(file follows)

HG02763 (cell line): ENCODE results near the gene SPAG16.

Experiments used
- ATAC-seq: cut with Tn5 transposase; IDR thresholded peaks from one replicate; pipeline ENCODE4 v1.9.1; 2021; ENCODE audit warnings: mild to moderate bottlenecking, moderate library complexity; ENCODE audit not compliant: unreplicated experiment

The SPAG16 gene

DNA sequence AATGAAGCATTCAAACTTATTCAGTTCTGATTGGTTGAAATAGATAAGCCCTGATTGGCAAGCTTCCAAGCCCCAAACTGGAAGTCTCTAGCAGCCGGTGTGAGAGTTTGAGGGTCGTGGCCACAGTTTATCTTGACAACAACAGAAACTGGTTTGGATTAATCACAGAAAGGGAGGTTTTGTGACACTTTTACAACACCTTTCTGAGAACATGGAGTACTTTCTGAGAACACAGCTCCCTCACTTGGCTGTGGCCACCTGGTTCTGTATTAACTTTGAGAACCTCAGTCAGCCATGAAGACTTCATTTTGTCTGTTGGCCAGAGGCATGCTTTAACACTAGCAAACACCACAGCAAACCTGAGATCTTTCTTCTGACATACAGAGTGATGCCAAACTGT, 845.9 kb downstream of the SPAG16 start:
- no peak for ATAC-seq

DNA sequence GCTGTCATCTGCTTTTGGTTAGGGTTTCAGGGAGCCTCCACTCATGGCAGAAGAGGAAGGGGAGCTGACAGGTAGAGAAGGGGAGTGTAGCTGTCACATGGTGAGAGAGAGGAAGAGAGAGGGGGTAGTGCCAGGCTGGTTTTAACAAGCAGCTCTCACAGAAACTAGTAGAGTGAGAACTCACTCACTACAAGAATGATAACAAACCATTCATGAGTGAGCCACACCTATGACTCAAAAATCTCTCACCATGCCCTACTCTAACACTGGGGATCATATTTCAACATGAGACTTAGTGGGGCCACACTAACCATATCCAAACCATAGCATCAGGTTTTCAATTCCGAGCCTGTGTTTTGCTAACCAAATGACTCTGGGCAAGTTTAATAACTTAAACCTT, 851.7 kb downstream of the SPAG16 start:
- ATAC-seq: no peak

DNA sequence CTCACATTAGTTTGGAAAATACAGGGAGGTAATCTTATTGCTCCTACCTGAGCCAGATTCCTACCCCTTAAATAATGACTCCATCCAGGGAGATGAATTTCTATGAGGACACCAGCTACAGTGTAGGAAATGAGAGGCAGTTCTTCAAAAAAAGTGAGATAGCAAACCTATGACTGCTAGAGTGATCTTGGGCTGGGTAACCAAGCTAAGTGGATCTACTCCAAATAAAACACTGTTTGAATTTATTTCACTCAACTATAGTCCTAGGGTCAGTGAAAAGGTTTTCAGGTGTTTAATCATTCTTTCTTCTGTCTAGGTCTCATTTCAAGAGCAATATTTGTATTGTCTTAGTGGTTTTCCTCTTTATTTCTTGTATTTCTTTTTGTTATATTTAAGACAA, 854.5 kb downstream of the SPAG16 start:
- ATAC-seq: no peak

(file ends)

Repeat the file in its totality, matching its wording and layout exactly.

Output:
HG02763 (cell line): ENCODE results near the gene SPAG16.

Experiments used
- ATAC-seq: cut with Tn5 transposase; IDR thresholded peaks from one replicate; pipeline ENCODE4 v1.9.1; 2021; ENCODE audit warnings: mild to moderate bottlenecking, moderate library complexity; ENCODE audit not compliant: unreplicated experiment

The SPAG16 gene

DNA sequence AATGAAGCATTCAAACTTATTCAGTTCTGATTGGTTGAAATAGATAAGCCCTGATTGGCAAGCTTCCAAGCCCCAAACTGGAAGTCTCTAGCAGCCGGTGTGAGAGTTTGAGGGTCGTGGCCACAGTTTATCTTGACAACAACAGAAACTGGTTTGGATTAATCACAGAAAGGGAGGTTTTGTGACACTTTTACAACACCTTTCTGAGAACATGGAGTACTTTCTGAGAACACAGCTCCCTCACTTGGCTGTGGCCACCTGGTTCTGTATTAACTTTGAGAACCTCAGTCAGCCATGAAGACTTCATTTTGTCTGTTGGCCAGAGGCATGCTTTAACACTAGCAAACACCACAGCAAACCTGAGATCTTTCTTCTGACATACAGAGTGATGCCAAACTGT, 845.9 kb downstream of the SPAG16 start:
- no peak for ATAC-seq

DNA sequence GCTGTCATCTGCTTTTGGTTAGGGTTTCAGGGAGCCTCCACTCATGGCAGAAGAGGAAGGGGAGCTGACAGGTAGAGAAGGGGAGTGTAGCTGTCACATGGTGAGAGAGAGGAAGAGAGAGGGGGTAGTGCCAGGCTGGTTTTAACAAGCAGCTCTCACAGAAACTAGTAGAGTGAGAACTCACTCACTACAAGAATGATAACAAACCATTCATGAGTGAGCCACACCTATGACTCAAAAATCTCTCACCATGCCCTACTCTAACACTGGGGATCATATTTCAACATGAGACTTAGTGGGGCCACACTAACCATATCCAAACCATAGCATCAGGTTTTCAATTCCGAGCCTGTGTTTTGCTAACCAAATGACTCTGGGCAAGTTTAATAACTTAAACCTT, 851.7 kb downstream of the SPAG16 start:
- ATAC-seq: no peak

DNA sequence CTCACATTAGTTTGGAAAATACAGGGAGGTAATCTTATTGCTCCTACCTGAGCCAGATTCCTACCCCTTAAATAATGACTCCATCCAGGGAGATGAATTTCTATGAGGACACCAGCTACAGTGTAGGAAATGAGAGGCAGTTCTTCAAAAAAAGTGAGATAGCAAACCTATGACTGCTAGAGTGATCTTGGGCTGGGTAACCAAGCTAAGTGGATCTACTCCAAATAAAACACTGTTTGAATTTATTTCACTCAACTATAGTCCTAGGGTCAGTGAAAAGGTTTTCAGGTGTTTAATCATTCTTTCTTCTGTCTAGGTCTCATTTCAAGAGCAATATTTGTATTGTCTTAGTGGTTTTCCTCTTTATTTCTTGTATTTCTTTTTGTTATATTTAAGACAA, 854.5 kb downstream of the SPAG16 start:
- ATAC-seq: no peak